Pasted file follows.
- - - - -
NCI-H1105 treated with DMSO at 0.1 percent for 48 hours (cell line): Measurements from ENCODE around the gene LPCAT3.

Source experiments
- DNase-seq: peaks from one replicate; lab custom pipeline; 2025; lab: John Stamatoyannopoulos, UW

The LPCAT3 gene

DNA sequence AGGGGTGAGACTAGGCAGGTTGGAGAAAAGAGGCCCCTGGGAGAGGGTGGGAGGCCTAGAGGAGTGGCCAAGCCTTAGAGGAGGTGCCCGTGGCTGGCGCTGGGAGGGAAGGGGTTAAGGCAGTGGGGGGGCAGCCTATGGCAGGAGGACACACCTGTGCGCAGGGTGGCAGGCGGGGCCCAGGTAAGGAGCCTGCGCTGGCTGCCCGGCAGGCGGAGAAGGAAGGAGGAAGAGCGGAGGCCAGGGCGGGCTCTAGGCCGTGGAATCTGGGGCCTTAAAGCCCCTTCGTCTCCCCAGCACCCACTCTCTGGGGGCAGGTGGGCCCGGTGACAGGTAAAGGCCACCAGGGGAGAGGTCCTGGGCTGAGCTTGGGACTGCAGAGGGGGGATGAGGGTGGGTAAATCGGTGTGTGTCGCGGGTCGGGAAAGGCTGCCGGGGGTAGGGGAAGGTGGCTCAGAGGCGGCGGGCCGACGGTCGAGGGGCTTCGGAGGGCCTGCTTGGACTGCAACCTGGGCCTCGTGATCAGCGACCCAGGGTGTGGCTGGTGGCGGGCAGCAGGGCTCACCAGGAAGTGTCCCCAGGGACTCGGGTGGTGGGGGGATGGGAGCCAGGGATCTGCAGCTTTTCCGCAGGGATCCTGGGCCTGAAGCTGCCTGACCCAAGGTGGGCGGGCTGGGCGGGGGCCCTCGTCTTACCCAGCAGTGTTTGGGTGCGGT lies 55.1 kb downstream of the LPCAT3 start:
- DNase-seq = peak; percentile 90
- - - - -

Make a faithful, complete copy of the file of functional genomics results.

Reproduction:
NCI-H1105 treated with DMSO at 0.1 percent for 48 hours (cell line): Measurements from ENCODE around the gene LPCAT3.

Source experiments
- DNase-seq: peaks from one replicate; lab custom pipeline; 2025; lab: John Stamatoyannopoulos, UW

The LPCAT3 gene

DNA sequence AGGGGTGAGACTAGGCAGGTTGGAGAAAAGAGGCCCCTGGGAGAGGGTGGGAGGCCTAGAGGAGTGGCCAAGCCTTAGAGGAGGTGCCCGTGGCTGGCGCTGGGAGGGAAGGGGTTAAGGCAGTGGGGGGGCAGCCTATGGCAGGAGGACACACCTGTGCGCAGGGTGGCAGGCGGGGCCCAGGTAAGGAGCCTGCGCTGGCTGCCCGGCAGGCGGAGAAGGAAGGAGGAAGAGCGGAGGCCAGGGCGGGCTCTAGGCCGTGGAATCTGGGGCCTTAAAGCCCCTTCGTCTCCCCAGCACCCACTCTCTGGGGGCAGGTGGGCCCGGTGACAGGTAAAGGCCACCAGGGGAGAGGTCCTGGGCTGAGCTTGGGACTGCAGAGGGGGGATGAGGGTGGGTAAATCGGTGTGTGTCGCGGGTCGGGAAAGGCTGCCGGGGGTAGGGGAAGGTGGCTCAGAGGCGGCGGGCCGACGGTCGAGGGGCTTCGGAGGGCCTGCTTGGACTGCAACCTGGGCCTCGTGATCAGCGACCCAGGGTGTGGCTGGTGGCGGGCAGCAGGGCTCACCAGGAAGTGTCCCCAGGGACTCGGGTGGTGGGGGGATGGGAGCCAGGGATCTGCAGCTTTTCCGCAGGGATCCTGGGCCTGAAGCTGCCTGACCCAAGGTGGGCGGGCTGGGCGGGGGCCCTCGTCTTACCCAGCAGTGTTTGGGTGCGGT lies 55.1 kb downstream of the LPCAT3 start:
- DNase-seq = peak; percentile 90